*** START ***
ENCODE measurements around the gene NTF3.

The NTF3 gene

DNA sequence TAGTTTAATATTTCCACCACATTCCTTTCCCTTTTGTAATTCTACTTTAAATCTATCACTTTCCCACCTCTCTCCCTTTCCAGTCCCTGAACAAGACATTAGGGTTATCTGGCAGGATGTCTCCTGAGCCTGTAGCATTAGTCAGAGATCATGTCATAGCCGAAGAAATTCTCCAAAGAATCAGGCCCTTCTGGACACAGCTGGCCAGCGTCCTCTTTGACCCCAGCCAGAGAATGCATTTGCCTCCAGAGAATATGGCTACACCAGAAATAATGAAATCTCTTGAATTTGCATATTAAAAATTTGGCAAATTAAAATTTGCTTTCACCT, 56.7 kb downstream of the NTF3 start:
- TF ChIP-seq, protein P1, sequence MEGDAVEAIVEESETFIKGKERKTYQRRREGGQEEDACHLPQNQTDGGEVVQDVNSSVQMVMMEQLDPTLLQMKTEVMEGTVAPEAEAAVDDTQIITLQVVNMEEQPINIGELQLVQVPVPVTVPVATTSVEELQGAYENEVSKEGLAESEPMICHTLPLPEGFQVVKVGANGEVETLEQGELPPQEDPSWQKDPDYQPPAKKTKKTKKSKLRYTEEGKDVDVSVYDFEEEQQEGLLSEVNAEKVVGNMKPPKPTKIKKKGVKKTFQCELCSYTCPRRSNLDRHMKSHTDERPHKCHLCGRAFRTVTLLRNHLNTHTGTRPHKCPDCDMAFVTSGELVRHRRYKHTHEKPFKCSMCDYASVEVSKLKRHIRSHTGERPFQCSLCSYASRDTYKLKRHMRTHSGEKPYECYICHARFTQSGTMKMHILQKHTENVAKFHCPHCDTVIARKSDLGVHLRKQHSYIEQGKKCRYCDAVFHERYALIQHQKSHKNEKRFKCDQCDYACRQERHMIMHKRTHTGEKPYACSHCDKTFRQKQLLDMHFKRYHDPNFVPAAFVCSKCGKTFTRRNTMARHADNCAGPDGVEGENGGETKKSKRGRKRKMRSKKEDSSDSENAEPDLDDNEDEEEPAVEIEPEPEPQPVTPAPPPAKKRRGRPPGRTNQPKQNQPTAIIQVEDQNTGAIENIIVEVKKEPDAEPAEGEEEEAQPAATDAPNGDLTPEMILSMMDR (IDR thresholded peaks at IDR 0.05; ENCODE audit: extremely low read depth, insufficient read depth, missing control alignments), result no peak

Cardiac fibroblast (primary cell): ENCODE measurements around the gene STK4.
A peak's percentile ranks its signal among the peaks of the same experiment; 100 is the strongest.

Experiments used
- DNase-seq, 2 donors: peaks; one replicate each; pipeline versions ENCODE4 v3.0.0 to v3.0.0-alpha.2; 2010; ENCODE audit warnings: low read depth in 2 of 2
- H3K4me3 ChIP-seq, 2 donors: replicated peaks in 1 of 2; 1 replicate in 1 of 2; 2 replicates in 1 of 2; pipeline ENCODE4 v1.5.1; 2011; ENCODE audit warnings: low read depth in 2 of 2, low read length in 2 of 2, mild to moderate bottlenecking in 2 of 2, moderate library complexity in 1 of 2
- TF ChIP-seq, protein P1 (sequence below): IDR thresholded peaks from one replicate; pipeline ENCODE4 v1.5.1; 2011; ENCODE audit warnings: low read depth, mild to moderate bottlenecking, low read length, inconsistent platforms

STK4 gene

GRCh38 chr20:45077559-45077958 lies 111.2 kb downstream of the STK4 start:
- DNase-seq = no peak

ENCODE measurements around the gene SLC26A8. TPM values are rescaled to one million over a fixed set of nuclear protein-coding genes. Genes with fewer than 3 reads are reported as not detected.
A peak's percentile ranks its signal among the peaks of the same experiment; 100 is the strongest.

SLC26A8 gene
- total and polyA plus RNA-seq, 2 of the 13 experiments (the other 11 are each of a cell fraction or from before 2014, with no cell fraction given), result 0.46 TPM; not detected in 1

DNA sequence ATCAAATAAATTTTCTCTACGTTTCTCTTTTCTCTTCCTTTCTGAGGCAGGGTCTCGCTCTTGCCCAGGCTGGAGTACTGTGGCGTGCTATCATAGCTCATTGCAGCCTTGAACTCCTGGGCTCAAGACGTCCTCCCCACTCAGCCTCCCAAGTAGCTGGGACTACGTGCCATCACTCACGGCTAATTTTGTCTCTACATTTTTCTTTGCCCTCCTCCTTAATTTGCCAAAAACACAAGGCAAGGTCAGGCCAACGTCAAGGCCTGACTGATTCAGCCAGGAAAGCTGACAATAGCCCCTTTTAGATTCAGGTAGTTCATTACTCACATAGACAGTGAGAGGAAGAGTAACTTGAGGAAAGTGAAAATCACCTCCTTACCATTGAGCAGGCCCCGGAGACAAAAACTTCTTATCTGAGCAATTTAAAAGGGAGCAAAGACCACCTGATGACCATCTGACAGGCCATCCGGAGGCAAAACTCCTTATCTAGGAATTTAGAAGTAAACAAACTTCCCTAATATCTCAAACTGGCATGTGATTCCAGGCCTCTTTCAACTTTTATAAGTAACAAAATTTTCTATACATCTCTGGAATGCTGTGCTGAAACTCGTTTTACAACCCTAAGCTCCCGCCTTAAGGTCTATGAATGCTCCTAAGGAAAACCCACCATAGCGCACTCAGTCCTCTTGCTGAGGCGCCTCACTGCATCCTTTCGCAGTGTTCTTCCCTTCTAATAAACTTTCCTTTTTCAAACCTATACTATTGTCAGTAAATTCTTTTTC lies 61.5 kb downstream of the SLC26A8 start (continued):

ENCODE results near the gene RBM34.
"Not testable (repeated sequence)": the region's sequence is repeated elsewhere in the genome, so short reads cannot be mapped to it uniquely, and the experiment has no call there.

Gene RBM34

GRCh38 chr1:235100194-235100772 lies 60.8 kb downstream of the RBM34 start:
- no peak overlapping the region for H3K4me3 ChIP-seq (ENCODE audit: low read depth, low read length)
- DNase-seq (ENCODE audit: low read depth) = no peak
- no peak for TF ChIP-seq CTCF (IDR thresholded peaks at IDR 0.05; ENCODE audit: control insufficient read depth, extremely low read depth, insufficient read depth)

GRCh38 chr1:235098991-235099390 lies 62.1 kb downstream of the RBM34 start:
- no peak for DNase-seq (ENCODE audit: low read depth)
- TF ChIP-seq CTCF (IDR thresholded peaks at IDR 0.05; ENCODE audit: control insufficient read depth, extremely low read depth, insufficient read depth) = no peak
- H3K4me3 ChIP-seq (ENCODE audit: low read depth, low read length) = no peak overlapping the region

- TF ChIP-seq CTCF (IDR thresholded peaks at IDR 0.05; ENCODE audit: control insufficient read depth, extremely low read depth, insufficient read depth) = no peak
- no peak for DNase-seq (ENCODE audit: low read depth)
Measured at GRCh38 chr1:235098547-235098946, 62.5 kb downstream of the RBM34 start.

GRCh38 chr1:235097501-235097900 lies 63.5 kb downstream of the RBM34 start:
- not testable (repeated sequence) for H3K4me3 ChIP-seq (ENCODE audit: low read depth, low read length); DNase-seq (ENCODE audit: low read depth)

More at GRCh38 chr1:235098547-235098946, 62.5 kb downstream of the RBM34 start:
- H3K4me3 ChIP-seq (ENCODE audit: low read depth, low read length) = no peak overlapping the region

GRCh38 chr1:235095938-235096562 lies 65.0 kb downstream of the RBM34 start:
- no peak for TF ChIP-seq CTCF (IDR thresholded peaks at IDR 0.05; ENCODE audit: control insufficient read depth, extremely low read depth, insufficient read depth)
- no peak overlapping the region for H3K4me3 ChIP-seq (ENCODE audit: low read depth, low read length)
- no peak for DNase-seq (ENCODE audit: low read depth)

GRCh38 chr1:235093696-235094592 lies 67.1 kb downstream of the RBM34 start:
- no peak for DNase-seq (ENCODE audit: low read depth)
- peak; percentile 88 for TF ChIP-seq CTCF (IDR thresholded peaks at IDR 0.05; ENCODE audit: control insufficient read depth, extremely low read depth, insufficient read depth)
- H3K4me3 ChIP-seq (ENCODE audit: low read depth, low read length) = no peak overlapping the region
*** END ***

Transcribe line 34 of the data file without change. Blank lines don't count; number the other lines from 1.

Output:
- not testable (repeated sequence) for H3K4me3 ChIP-seq (ENCODE audit: low read depth, low read length); DNase-seq (ENCODE audit: low read depth)